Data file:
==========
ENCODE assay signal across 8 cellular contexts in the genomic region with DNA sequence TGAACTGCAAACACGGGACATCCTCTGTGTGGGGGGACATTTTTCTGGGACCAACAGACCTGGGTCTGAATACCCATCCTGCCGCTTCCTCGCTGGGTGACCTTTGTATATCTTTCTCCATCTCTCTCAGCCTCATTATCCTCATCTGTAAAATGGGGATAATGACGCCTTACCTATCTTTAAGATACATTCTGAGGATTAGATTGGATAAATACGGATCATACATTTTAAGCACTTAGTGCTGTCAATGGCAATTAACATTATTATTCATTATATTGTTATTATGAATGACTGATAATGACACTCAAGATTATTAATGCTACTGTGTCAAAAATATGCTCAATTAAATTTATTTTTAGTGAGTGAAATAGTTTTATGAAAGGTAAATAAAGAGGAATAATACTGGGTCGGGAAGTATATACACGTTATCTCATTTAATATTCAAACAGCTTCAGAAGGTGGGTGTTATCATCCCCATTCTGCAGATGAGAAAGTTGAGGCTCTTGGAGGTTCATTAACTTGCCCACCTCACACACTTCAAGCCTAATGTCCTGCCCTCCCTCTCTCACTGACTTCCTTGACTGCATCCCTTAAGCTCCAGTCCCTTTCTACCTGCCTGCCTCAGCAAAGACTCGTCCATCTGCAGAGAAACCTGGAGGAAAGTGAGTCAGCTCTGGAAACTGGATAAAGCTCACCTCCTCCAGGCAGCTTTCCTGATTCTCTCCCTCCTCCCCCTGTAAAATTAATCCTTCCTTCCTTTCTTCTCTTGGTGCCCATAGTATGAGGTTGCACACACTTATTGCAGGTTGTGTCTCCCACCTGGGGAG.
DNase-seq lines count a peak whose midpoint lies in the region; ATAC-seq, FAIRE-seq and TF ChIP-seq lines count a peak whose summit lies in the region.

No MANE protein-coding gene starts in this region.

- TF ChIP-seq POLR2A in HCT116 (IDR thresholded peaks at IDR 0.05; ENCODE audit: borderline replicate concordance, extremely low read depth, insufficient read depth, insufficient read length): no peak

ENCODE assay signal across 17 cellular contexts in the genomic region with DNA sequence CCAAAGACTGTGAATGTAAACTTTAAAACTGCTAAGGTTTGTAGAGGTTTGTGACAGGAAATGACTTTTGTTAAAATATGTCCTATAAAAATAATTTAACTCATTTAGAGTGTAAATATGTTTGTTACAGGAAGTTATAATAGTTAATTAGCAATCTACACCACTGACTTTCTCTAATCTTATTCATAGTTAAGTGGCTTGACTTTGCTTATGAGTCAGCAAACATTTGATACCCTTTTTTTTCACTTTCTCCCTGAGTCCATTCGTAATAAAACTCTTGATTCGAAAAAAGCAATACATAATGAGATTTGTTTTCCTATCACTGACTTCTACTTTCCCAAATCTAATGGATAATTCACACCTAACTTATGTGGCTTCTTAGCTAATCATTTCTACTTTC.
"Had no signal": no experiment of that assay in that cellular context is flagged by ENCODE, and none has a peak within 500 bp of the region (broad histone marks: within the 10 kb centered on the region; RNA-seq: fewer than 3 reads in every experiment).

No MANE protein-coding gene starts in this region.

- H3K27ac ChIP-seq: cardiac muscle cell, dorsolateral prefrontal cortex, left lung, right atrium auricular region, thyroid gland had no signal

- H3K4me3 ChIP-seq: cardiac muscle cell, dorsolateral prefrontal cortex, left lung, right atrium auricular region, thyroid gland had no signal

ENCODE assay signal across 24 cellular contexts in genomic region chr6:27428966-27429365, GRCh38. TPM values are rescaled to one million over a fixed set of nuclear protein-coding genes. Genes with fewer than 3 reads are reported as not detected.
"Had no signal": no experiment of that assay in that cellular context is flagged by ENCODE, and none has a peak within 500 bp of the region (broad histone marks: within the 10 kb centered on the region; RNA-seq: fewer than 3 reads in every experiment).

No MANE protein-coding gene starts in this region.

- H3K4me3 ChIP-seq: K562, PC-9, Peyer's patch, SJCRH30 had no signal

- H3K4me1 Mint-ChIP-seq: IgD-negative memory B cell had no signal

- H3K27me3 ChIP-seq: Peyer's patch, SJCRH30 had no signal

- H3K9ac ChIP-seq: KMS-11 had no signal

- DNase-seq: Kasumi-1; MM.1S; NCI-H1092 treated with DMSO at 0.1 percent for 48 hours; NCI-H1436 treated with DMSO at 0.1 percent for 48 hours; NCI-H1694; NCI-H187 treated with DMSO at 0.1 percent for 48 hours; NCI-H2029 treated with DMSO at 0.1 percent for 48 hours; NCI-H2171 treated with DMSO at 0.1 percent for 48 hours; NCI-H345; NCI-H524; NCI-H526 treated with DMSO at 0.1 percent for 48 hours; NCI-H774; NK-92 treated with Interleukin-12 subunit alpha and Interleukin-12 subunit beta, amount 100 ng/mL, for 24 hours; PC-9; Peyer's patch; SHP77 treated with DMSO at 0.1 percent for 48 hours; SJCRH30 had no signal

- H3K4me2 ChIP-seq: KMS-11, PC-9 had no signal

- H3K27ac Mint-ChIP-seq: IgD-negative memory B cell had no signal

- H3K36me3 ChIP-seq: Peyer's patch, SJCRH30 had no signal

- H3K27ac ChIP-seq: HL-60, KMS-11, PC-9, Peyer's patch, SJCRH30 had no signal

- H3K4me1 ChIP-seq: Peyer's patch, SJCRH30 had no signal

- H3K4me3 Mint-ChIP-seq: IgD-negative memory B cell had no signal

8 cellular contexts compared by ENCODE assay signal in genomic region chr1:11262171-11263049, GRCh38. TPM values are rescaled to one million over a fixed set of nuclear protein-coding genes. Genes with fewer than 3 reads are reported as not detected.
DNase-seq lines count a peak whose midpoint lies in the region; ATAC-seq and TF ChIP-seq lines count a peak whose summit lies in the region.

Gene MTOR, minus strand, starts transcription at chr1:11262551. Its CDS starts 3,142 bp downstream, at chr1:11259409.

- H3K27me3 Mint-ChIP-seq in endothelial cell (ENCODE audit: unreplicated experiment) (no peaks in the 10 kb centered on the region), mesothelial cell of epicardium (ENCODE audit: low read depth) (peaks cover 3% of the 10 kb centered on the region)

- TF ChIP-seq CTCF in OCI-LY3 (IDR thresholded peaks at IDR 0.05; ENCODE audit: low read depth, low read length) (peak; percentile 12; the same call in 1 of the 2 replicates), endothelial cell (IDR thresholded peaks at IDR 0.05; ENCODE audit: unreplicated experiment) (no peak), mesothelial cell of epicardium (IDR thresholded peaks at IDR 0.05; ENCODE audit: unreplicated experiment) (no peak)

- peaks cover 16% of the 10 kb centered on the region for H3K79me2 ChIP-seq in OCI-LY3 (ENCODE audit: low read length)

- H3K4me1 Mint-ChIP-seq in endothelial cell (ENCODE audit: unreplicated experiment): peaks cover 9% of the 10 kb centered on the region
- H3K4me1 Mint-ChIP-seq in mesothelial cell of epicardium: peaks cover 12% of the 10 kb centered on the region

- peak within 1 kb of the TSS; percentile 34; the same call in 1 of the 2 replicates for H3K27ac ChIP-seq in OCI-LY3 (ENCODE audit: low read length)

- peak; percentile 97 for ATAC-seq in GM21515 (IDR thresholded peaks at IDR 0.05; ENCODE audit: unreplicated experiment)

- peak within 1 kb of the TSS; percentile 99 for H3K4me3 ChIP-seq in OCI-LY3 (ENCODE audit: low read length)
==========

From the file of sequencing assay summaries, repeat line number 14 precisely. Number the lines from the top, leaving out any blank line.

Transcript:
- H3K4me1 Mint-ChIP-seq: IgD-negative memory B cell had no signal